I like listening to film scores. The music tells stories, just as much as the visuals do. I specifically like listening to the first and final tracks.
The first tracks are usually played in the beginning of the movie while the opening titles are appearing–there’s that feeling of hope and anticipation and excitement. I love music that makes you feel like anything can happen. In a way, there’s also a sense of history; it’s like the music lets you know that the story picks up from somewhere, and what will unfold next will be quite a journey. I love that.
Meanwhile, I like the final tracks because there’s some sort of happy ending (or at least you can tell which types of film scores I prefer). You can feel it in the music–there’s a sense of victory, triumph, and joy. A great score is one that leaves you with those feelings even after the music ends.
But a score will always be incomplete without the tracks in the middle. They’re not my favorite ones–they’re the ones filled with conflict, awkwardness, pain, and the like. When you listen to them on their own, without seeing the visuals–without context–it’s difficult to appreciate them at all. But we all know that we can’t take them out of the story. Without those tracks, the story would have no texture and the final tracks won’t have the same oomph.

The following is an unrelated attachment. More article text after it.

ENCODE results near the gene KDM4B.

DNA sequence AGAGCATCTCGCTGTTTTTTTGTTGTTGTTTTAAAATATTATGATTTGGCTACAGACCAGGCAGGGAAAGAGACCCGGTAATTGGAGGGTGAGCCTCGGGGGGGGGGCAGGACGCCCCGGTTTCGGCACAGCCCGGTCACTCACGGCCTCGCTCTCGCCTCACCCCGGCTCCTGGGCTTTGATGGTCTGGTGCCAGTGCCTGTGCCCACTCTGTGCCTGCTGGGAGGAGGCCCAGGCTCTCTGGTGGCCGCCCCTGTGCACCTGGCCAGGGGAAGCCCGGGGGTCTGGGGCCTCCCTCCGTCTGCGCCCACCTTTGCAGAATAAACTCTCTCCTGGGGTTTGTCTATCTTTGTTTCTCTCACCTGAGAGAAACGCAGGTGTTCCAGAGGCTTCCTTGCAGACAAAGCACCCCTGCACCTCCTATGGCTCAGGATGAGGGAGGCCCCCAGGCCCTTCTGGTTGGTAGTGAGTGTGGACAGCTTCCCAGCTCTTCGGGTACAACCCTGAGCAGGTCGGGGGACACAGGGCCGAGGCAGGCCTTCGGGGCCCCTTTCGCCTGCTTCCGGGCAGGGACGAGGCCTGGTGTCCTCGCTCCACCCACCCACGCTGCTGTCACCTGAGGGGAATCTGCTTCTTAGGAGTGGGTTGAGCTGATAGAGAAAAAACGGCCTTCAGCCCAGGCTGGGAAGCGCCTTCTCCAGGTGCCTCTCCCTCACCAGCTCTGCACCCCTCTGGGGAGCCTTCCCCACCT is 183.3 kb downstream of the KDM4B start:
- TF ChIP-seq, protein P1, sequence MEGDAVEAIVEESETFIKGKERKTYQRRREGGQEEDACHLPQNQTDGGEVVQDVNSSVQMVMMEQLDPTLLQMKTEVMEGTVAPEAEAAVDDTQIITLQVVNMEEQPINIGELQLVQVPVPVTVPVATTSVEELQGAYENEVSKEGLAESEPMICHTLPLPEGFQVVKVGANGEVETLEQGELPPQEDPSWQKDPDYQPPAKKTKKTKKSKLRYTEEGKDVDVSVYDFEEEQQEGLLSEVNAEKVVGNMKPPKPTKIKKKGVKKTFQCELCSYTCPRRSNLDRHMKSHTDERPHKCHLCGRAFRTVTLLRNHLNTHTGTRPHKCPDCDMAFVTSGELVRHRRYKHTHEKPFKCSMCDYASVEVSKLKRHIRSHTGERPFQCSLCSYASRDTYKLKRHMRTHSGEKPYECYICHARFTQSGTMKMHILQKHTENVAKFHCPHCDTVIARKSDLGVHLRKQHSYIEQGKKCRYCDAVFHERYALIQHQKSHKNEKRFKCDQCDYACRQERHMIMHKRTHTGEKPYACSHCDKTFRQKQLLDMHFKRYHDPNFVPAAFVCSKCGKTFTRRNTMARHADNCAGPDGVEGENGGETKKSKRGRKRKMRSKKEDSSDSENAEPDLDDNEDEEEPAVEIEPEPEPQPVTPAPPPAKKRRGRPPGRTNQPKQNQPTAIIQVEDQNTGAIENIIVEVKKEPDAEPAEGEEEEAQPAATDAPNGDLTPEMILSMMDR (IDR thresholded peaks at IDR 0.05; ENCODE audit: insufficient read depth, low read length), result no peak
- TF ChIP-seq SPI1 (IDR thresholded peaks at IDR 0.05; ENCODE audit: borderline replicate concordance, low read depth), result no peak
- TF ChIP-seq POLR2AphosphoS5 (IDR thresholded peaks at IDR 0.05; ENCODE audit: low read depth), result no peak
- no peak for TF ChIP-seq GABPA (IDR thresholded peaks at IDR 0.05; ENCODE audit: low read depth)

As much as I love the beautiful first and final tracks, they can’t play all throughout the movie. A victory won’t exist without a battle, and moments of joy won’t stand out without seeing the moments of pain.
The same goes with life, though I often forget this. More often than not, I just want the good stuff to play on the background forever. But the truth is that there are going to have to be shifts and breaks–those are all part of my story. By faith, I know and believe that there is something even better to hold on to: the hope and the promise of a beautiful and wonderful final track.
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If you liked this, you might be interested in these related posts:
- What you need to know about living a great story
- Great stories found in Central Park
- Everybody has a different story. (A guest post by Owie Burns)